SHILLONG: Tourism revenue in Cherrapunjee of Meghalaya — which is known as wettest place on earth — has ironically dried up owing to COVID-19 restrictions for over a year. This is in stark contrast to other tourism hotspots like Himachal Pradesh and Uttarakhand in North India where tourism is still steady.
As cases of COVID-19 declined in India, many hill states have been easing the travelling restrictions, but there is no respite yet for Meghalaya.
Meghalaya has banned the entry of tourists from April 23 of this year after opening in December 2020. Chief Minister, Conrad Sangma arrived at this decision after reviewing the deterioration in the situation.
Stevenson, a local hotel owner has lamented the COVID-19 pandemic which has caused him massive losses. Stevenson who has two homestays and one lodging hotel said that the people of Cherrapunjee are completely dependent on tourism to earn their livelihood even since coal and limestone extraction has been banned by the National Green tribunal many years ago.
There is no help from Government to the hotel owners who have taken loans from banking institutions to earn their living, he said.
Although the peak season in Cherrapunjee is from March to October, this year the local people are facing an economic crisis due to a dearth of tourists.
Meghalaya’s biggest tourist draws are its capital Shillong (known as Scotland of East), Cherrapunji, Dawki, among others. It is also home to the cleanest village in Asia, Mawlynnong.
A hotel employee named Arun Burman has also expressed his woes. “We are into the second month of 2021, but it seems that the specter of 2020 continues to loom large. Considering the tourism sector in Meghalaya, this is a peak time and all hotels, homestays usually remain full. But this pandemic has caused us immense troubles.”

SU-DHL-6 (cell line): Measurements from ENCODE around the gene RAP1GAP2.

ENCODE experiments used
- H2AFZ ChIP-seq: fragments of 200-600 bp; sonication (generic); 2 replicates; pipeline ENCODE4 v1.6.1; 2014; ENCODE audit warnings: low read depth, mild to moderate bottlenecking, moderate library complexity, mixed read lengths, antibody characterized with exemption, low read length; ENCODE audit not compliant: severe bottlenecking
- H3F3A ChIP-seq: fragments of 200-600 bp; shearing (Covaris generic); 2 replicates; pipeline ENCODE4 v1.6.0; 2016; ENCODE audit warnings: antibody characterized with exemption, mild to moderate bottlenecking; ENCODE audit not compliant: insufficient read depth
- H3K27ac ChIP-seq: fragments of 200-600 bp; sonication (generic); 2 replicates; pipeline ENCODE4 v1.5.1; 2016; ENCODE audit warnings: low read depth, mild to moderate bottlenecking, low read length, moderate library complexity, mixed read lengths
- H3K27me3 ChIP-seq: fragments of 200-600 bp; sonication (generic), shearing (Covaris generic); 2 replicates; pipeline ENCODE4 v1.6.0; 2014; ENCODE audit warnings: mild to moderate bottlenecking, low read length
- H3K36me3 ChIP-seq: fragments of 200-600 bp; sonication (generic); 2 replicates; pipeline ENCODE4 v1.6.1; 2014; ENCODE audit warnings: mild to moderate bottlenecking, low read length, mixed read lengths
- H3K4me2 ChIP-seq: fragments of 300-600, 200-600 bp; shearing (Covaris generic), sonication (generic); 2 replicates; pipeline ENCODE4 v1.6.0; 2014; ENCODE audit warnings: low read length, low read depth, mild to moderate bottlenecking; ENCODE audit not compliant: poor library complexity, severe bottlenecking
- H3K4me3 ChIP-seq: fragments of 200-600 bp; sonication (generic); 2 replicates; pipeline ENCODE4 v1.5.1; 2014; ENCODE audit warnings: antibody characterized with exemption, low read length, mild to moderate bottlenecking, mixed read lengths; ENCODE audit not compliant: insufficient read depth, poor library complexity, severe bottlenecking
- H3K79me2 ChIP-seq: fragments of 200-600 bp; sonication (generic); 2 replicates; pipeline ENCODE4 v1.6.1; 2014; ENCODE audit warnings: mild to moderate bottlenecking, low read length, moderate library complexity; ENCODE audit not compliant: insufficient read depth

It was not until the end of December last year that Meghalaya started welcoming tourists and visitors again, with extreme caution and extensive protocols.
It would not be an exaggeration to say that COVID-19 and its impact on tourism hit Meghalaya the most among all northeast states. Hence, it is also understandable why the state, which depends on tourism as a source of employment generation and revenue, was keen to open its gates for tourists again. But, as is becoming common in a post-COVID-19 world, it was not going to welcome outsiders without Standard Operating Procedures (SOPs).
Local tea shop owner Sumarlin Diengdoh also expressed her pain and said that she used to fend for her six children with earnings from the shop but the pandemic has left her bankrupt with no money, and no work.
She said that the overnment did not give any help to the small vendors like her. Asked about her vaccine status, she informed that she is yet to receive the first dose.
Before the pandemic, Meghalaya would receive tourists from the neighbouring state, Assam, especially during the weekends. People from Guwahati would drive down to Shillong with their family and friends in the morning, spend their day visiting local sights and markets, and return in the evening. Now, with the new rule, one has to stay for at least two nights before leaving the state.
Talking about the new rule, Tourist Officer of Umling R. Wahlang said, “This is the new system by the government and has been implemented by the chief minister himself, who is also the minister of tourism. Even after the pandemic, it will be there.”
Support our brand of fearless and investigative journalism: